A few years ago, the only thing we worried about when we lost a phone was the list of contacts lost along with it. And once we filled up our new phonebook, life went back to normal. But that was a few years ago.
With more and more people now using one device for both their personal and professional lives, we have passed the Bring Your Own Device (BYOD) phase, where employees use and bring personal devices into the workplace, and stumbled into a Bring Your Own Security or BYOS phase, especially as we carry around company data, emails and possibly sensitive information. If we lose our devices, family photos and friend’s contact details will be the least of our worries.
It is important for organisations to provide cybersecurity training to all BYOD employees
A joint survey on mobile workstyles in the UAE by Citrix and YouGov released earlier this year highlights the alarmingly low number of one in ten companies actively offering a BYOD policy in the workplace. However, 54 per cent of the full and part-time employees surveyed were free to bring their own devices into the workplace. In half of these cases, IT support was reserved for company-issued devices only.
“In today’s world, we carry a lot of information on our phones and most of us, if not all, have smartphones synchronised with office email as well,” says Aji Joseph, General Manager of ESET Middle East, an IT security company. “There is sensitive data on our phones. The phone could cost around Dh2,000, but the information on it probably costs a lot more.”
As far as securing employees’ devices goes, Vittorio Viarengo, Vice-President Marketing End-User Computing, VMware, says, “In some companies it has become a recruiting problem because you have the younger generation of workers coming into the enterprise and they prefer using their Macs and their tablets. Also, executives are now coming in with their iPads, so everybody talks about it. Now the industry is moving from talking and panicking to doing something about it.”
Viarengo says VMware offers several solutions that are preconfigured on employees’ devices directly by the company IT department. “Once the client is configured by IT, they can design it so that people cannot use USB ports, cannot print, etc., so data never leaves the company. We can also wrap security around individual
applications. For example, you can set up an individual pin on the application itself. And if I lose the device, IT can wipe the phone. It’s a great security model for BYOD.”
If it does come down to securing your own device, there are several free smartphone and tablet applications offering basic security options. You will have to pull out your credit card for something more comprehensive.
ESET Mobile Security, a free and stand alone application available in the Google Play app store, protects your smartphone or tablet from any form of attack with a few impressive features. Besides a basic antivirus, the full version of the software also features GPS localisation, remote lock and, as a last resort, a remote wipe feature.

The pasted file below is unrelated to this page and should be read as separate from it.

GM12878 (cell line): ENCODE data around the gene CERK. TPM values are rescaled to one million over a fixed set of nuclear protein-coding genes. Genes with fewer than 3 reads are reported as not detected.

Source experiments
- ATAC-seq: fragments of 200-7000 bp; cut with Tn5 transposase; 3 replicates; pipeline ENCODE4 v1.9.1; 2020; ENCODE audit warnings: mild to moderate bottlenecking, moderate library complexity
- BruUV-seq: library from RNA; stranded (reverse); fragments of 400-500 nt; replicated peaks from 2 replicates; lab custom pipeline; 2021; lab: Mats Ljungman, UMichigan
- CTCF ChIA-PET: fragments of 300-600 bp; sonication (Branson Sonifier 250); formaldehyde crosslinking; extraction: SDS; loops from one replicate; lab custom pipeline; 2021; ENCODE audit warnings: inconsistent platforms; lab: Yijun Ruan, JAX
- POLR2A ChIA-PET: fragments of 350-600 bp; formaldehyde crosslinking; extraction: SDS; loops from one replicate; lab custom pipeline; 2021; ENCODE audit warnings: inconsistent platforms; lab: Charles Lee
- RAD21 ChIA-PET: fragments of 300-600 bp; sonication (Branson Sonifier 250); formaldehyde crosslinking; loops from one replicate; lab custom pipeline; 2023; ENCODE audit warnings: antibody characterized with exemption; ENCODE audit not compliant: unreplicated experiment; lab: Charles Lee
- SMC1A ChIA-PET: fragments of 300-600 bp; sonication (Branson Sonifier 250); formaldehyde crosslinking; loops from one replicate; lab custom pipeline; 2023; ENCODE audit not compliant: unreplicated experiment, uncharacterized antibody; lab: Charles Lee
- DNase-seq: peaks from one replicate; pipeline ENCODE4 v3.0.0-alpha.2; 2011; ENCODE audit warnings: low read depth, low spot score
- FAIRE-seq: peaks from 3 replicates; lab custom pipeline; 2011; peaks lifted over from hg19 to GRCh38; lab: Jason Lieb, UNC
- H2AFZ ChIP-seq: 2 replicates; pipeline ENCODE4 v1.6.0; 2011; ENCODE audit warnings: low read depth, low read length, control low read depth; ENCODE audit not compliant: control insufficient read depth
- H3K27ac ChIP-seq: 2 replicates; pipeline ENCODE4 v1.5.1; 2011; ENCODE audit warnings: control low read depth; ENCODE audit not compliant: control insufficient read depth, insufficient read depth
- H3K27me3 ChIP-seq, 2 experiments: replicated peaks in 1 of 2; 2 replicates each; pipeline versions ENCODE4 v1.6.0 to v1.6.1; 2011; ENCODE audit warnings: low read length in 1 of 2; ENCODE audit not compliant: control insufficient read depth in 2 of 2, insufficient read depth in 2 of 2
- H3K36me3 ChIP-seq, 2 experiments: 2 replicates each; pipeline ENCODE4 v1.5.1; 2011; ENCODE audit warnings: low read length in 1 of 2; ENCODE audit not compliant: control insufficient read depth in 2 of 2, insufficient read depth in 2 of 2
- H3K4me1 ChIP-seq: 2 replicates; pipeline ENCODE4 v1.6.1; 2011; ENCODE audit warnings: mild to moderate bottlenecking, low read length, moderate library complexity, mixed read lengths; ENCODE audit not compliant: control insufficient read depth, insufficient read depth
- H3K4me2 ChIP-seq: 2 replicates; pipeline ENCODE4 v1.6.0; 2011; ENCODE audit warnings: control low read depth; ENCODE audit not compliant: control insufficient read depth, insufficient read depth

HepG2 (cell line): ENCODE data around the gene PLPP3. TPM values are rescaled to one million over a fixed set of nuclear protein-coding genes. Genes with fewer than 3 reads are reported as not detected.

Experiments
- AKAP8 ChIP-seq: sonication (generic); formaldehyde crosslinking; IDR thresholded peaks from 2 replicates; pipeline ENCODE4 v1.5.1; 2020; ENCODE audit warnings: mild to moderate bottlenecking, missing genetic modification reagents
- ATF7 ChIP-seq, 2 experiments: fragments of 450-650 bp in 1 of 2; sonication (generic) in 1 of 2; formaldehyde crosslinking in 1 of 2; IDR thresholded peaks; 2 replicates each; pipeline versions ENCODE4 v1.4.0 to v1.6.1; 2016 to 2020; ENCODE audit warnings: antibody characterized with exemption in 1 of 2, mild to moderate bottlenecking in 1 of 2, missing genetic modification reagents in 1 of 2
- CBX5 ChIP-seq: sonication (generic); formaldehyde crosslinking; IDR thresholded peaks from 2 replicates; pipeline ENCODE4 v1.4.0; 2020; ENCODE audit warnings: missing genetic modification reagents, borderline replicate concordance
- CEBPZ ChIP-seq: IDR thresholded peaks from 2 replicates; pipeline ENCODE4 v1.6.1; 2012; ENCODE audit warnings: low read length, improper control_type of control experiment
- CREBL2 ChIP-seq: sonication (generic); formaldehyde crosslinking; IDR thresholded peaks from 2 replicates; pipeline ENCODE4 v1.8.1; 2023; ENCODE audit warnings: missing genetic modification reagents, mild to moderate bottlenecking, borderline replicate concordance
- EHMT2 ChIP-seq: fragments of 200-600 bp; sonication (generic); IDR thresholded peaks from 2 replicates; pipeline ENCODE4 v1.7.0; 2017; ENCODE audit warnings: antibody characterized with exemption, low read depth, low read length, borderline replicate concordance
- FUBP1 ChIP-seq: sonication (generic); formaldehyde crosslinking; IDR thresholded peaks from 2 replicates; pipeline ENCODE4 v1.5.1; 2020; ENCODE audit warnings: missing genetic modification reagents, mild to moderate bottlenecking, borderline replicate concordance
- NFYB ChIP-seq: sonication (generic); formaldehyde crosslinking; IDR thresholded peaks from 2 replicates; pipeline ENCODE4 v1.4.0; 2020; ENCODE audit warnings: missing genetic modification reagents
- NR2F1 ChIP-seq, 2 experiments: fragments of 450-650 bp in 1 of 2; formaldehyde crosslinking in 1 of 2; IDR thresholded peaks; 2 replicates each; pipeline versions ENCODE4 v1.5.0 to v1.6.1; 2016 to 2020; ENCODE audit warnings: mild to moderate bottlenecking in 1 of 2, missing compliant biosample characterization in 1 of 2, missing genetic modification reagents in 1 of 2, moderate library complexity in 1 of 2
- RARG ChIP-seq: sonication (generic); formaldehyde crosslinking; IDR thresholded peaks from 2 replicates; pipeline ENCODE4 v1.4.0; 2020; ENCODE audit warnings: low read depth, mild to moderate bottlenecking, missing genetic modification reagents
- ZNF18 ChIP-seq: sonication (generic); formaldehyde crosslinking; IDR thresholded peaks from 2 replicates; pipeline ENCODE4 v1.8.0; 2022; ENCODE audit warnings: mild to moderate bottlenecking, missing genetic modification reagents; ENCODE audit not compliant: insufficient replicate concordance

The last and most interesting feature is SIM matching, where the device will automatically send a mail or message with the new SIM card’s number to a predefined address. “You then walk into a du or Etisalat store,” says Joseph, “run the SIM number and get the person’s number, name and all the details associated with the SIM card.”
Similar to ESET’s security offering, Android users can also use the Norton Antivirus and Security application. iOS and BlackBerry users can also protect their data with applications such as McAfee WaveSecure and Kaspersky Mobile Security respectively.
Miroslav Mikus, Channel Sales Manager EMEA, ESET, says the company has seen a very high interest, especially on Google Play. “People are starting to understand that there are a lot of threats and especially features such as antitheft have become very important.”
But several important questions need to be dealt with too: is your device secure and if not, who is responsible for it? Are organisations required to pay for the necessary software or for educating their employees on essential BYOD security?
“BYOD involves commitment from both the employer and employees,” says Joseph. “The first step is to develop and enforce a clear, written policy that lets employees know what work-related data they may access with their own devices. It is also important for organisations to provide cybersecurity training to all BYOD employees. That training should include the importance of physical security, Wi-Fi security and social engineering attacks.”
Joseph also suggests that an organisation’s IT department should make it a mandatory requirement to have password-protected auto-locking features on personal devices used for work and to encrypt work-related data used on personal devices.